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The Making of Medicine

A Late Scientist’s Legacy

John Herr, PhD, was the head of our Center for Research in Contraceptive and Reproductive Health when I joined UVA. He was a lovely fellow, passionate about his work. Designed the first home male fertility test, SpermCheck, which you can find in drugstores across the country. He passed suddenly in 2016, but now, years later, some of his final work could open the door for much-needed new treatments for solid cancer tumors.

Prior to his death, Professor Herr had been working with our Dr. Craig Slingluff, a surgical oncologist, to investigate whether a discovery Professor Herr had made about a protein found in women's developing eggs, called SAS1B, could help treat cancer. In the years since, Dr. Slingluff has continued to pursue that line of research, and he has just published a new paper suggesting that the answer is yes.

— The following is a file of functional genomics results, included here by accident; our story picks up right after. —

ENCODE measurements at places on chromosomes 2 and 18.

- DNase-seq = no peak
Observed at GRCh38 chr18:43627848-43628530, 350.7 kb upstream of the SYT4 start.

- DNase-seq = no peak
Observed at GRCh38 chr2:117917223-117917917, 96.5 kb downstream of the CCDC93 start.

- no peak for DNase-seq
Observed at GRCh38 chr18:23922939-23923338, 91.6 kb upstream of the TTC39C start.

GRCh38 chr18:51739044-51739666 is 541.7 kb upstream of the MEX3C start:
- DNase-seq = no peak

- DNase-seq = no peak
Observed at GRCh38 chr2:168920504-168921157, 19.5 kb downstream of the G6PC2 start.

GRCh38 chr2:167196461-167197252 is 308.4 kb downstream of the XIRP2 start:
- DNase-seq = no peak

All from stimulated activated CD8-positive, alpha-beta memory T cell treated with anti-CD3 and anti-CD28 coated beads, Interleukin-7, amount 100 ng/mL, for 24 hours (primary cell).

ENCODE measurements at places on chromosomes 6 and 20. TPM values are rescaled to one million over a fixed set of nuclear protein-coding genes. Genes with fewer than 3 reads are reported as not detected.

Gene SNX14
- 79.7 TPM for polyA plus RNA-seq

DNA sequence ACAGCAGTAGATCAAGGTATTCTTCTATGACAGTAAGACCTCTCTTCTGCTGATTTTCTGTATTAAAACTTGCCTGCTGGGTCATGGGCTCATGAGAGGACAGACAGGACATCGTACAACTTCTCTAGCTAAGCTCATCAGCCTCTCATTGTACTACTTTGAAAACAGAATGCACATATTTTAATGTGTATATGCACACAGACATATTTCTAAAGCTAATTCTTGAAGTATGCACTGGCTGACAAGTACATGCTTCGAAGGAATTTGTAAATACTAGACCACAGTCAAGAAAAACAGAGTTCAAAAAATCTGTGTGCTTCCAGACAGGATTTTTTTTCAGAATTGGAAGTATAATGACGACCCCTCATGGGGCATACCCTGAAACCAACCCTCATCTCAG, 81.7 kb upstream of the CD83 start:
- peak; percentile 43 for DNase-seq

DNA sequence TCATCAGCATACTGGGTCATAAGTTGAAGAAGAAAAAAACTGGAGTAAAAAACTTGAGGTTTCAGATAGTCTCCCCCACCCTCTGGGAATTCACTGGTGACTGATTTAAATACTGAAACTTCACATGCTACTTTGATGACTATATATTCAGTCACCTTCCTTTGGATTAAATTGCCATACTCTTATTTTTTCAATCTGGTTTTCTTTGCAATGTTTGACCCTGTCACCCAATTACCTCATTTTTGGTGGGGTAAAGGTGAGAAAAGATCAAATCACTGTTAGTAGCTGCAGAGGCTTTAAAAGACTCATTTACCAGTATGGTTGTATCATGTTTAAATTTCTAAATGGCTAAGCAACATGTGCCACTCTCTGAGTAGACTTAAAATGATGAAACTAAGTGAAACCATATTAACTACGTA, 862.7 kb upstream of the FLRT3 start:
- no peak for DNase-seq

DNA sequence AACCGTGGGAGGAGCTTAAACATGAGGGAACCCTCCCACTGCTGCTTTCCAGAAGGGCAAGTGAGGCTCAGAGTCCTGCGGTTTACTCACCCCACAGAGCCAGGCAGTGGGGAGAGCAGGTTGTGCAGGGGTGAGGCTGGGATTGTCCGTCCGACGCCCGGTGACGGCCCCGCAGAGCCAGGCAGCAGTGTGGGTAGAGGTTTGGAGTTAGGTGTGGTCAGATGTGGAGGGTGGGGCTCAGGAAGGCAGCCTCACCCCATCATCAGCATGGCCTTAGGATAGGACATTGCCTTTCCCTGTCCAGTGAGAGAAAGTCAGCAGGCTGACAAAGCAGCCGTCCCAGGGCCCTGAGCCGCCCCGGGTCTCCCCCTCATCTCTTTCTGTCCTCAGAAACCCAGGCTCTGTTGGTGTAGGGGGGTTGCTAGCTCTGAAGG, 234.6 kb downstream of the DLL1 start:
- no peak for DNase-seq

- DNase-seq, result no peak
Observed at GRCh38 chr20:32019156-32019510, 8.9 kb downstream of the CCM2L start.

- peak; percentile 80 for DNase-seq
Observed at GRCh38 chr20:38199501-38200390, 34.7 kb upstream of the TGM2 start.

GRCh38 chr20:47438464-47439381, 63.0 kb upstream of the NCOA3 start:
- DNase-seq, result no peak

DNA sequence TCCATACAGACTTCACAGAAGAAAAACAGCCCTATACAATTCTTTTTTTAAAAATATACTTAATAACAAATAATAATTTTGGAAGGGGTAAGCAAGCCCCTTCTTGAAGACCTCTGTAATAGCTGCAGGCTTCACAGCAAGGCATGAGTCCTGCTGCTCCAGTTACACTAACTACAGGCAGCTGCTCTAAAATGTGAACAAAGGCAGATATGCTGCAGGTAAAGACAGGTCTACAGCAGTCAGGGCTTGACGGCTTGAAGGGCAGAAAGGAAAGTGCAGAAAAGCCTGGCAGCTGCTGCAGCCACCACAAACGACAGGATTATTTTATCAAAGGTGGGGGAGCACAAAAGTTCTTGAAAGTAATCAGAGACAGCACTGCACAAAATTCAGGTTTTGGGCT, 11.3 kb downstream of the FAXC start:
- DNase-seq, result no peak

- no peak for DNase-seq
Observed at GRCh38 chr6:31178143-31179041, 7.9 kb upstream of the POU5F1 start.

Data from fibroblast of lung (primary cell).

The protein, he and his team found, is found on the surface of cancer cells but not on any of the healthy cells they tested. That means doctors may be able to target the protein with immune therapy.

Professor Herr's discovery, Dr. Slingluff's paper concludes, could lead to “broad and profound” new treatments for solid tumors such as melanoma and breast and lung cancer. Many of these solid cancers are very difficult to treat, so new options could be life-saving.

“John was very excited about this protein SAS1B to be a valuable new target on human cancers, and I am delighted that our findings together further support his hope to make such a difference,” Dr. Slingluff said. “Immune therapy is revolutionizing treatment of human cancers, but some cancers have been particularly resistant to immune therapy because of the lack of good targets on those cancers. We hope that this work that John Herr started will bring new hope to patients with those cancers.”

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